Give the guy a break for Pete’s sake: the dude was either delusional or merely following orders. Some woods just naturally tend to float regardless of what’s crawling around on them. Why you could easily float my funny ass boat, my liege.

"God was He pissed. Those not familiar with the story might wonder why God would destroy nearly all the descendants of all of the creatures he had created. The rumor is that God was displeased with all of his human creations, except for Noah and his immediate family. Annihilating those one is displeased with has become a familiar and gruesome tactic of the followers of this and many other strange gods. Yet is that not his innate and considered prerogative? If you like/d this world you’ll love the next one. Just you wait and see.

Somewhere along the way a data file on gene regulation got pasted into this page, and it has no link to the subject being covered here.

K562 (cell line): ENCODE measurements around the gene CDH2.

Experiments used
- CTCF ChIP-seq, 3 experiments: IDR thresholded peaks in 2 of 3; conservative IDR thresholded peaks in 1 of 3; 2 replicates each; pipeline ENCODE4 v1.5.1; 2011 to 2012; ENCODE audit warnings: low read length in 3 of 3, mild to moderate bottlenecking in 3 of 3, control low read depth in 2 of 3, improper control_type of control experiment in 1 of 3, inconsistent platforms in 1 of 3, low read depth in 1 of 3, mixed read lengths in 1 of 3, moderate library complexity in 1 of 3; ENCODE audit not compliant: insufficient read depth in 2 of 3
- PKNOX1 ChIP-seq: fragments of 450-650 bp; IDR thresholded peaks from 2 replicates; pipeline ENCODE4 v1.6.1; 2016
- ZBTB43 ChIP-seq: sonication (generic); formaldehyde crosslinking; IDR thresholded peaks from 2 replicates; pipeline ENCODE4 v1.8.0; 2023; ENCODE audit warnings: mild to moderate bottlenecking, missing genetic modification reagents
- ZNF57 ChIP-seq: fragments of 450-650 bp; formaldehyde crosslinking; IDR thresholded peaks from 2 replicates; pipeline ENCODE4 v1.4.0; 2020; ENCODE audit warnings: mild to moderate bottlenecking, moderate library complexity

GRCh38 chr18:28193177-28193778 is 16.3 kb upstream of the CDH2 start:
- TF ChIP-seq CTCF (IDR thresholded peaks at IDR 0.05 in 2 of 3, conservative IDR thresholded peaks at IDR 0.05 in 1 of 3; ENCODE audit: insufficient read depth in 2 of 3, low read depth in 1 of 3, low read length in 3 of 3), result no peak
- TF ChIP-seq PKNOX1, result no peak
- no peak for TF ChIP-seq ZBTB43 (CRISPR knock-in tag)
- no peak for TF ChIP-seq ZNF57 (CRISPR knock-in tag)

“Despite the rather gruesome and graphic example God set for Noah's descendants--imagine a human parent drowning his or her children because they were ornery, "not quite right"--the story remains a favorite among children. God only likes good people. He lets them ride on a floating zoo with a bunch of friendly animals. He shows them a great rainbow after the storm. And they all live happily ever after. Even adults like the story, though they might see it more as an allegory of a sort in butting heads with alligators with some sort of spiritual message, such as God is all-powerful and we owe everything, even our very, ostensibly mortal, existence to the Creator, lock, stock, and barrel. Furthermore, the Creator expects us to behave ourselves [toe the line so to speak, while furiously butting heads with allegories and up to the extended capacity of our expanding craniums in spiritual alligators]. But there are many who take the story literally, if not figuratively as well. Are we there yet?